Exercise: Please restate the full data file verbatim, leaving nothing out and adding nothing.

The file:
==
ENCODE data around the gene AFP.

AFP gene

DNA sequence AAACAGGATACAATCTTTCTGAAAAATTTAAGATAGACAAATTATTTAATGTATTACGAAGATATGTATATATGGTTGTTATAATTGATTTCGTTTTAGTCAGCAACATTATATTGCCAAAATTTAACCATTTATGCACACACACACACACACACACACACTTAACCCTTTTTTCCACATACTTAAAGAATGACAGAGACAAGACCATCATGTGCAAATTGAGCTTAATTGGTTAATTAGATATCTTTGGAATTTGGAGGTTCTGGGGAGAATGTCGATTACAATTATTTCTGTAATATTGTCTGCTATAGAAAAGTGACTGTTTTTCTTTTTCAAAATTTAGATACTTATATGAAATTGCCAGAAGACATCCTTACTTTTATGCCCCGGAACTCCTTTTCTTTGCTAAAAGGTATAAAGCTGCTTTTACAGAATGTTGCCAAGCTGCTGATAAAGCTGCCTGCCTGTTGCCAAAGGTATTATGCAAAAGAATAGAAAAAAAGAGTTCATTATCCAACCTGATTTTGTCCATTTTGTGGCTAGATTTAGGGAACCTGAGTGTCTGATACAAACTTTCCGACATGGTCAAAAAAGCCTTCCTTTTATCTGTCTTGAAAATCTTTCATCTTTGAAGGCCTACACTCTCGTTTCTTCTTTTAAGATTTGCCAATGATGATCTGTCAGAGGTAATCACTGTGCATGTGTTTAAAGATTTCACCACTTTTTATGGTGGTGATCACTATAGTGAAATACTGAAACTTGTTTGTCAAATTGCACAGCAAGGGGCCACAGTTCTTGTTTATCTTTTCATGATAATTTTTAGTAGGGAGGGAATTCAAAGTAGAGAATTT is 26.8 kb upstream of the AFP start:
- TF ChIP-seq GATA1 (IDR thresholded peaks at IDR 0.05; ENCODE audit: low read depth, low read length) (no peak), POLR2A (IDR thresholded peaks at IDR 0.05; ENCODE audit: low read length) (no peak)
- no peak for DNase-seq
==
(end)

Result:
ENCODE data around the gene AFP.

AFP gene

DNA sequence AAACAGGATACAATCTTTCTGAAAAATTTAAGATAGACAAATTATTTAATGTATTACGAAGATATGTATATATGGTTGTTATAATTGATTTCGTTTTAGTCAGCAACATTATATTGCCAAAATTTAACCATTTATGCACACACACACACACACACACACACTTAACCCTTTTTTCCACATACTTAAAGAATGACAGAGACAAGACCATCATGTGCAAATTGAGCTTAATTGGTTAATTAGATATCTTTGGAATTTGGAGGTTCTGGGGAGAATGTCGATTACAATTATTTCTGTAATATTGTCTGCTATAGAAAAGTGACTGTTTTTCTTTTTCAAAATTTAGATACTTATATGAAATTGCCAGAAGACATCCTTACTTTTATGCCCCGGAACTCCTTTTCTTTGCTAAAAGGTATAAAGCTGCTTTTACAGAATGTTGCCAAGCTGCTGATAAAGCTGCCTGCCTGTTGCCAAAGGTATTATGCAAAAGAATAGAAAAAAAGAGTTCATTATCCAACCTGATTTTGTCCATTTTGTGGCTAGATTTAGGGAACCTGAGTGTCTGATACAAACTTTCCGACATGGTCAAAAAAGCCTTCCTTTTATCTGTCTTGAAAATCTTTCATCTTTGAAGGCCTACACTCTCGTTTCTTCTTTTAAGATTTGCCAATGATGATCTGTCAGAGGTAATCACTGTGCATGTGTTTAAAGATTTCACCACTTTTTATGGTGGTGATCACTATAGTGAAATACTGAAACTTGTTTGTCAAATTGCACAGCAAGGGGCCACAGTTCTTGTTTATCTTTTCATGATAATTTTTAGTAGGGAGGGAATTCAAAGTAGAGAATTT is 26.8 kb upstream of the AFP start:
- TF ChIP-seq GATA1 (IDR thresholded peaks at IDR 0.05; ENCODE audit: low read depth, low read length) (no peak), POLR2A (IDR thresholded peaks at IDR 0.05; ENCODE audit: low read length) (no peak)
- no peak for DNase-seq